What It Was Like To Grow Up With a Disability

When I was one year old, I was diagnosed with spastic diplegia cerebral palsy. A mouthful, I know. To break it down: cerebral palsy is a blanket term for several different noncontagious diseases caused by brain damage that occurs prior to or soon after birth. Spastic means a tightening of the muscles, and diplegia means either both arms or both legs are affected. In layman’s terms: A injury I received in the womb damaged my brain and made it so my nervous system was constantly sending involuntary messages to my muscles in my legs to always contract. I was not able to walk without assistance until I was around four years old. When I finally was able to walk, both my legs were turned inwards, and I always walked up on my toes with my right leg (the worse affected.) In addition to this, I had a mild form of scoliosis. And if you can believe it, I was one of the lucky ones. My actual brain function was not affected, and neither were any of my upper body muscles, including my face, meaning I never had trouble eating or speaking. However, my life was still very different from the ones kids around me had.

I saw a lot of doctors growing up. When I was six, I had a life-changing surgery (a selective dorsal rhizotomy, to be precise) that drastically reduced a lot of the tightness in my legs. It was so intense my parents got me a puppy to make me feel better.

                                (Image credit to Peter Placr. And while CP did not take my eyebrows, for this picture they decided to mysteriously disappear)

But I was still different. Other kids my age would ask me why I walked the way I did, only to be shushed by parents or older kids who knew better than to ask questions like that. I couldn’t do a lot of the things other kids would do, like run or roughhouse. I learned to read early, so that’s mostly how I occupied my time. As I got older, I had to have another round of intensive procedures done, and as someone who’s always loved a spotlight, I milked every bit of attention I got for all it was worth. The recovery afterward was hell, though, and the surgery happened in May of 2008, which meant that my summer vacation was completely gone. Nothing puts the taste of vinegar in your mouth quite like being ten years old, laying in a hospital bed (we rented one and put it in the house that summer) and shooting daggers out of your eyes at the neighborhood kids playing in the street, like some wizened old crone.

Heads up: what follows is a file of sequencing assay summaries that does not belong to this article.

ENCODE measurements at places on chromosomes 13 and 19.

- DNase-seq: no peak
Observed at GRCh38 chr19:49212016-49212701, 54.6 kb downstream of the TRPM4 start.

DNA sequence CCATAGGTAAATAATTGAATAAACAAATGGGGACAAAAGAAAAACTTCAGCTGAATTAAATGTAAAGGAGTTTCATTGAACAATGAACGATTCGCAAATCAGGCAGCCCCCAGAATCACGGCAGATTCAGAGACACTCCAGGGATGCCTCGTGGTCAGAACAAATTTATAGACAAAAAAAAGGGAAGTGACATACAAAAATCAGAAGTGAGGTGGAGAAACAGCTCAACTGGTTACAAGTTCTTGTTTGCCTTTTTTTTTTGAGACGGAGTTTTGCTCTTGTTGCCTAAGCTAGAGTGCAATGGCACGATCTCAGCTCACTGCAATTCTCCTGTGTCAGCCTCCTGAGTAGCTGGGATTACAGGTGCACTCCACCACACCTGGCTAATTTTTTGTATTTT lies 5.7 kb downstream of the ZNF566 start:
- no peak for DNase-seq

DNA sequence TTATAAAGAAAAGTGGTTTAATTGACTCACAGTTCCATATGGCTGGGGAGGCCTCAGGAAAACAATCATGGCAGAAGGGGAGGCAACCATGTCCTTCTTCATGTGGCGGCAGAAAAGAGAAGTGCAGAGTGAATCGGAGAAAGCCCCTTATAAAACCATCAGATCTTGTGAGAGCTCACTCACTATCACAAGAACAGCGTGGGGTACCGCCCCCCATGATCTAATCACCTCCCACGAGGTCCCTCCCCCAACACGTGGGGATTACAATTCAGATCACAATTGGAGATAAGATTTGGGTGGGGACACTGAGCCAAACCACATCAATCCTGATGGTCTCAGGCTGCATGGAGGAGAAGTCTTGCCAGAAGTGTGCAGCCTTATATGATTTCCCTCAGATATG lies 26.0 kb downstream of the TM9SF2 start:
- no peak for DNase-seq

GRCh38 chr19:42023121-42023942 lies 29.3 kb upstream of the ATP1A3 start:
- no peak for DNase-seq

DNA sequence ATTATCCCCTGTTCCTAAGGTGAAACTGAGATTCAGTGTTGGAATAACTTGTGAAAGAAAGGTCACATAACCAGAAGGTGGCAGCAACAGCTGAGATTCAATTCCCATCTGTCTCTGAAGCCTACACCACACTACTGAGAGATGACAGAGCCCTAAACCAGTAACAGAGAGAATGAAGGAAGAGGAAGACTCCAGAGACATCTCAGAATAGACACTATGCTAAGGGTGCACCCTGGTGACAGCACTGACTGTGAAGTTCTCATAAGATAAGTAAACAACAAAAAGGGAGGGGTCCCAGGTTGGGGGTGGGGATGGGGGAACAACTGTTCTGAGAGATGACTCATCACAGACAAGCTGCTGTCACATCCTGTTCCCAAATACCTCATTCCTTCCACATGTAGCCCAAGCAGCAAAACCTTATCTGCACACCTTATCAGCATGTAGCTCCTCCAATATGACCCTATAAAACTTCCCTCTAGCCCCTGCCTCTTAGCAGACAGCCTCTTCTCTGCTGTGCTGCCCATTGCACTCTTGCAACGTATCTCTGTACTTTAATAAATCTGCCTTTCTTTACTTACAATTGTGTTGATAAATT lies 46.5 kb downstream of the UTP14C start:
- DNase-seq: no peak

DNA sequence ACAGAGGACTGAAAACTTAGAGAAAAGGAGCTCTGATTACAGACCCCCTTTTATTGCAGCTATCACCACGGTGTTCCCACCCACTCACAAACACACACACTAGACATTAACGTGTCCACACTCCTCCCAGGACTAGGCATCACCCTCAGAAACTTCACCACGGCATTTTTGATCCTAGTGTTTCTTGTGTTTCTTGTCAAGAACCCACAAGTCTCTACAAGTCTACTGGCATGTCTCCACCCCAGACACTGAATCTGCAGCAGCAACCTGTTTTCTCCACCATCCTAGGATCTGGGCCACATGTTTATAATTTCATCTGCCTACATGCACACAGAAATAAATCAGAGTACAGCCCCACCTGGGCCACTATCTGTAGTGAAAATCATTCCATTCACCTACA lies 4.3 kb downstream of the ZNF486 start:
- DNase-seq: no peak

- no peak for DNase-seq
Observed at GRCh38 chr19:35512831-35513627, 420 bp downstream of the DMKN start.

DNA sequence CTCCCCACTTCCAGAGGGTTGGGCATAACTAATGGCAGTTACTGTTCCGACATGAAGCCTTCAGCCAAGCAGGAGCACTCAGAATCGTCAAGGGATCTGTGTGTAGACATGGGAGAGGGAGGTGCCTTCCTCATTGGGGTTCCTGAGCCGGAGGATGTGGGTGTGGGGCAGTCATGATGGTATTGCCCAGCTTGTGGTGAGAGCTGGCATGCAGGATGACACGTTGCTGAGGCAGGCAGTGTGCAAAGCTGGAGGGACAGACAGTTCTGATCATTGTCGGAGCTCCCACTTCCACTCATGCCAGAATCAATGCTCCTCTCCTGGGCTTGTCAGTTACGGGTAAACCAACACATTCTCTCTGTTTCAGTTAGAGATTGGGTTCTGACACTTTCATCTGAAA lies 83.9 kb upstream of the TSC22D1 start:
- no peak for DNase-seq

As I’ve grown older, CP is less like the first thing people see about me and more like the facet of my person that they’ll find out about in due time. One of my favorite pastimes is making jokes about it constantly, especially around people who don’t know it’s all in good fun; the ultimate punchline for me is getting to watch someone squirm as I allude to how them asking me to carry a box that weighs more than five pounds is ever-so-taxing on my frail little body. Consider it reparations for the many years of being asked: “What’s wrong with your knee/leg/foot/walk?”

To which I happily reply, “Birth!” and then I limp away.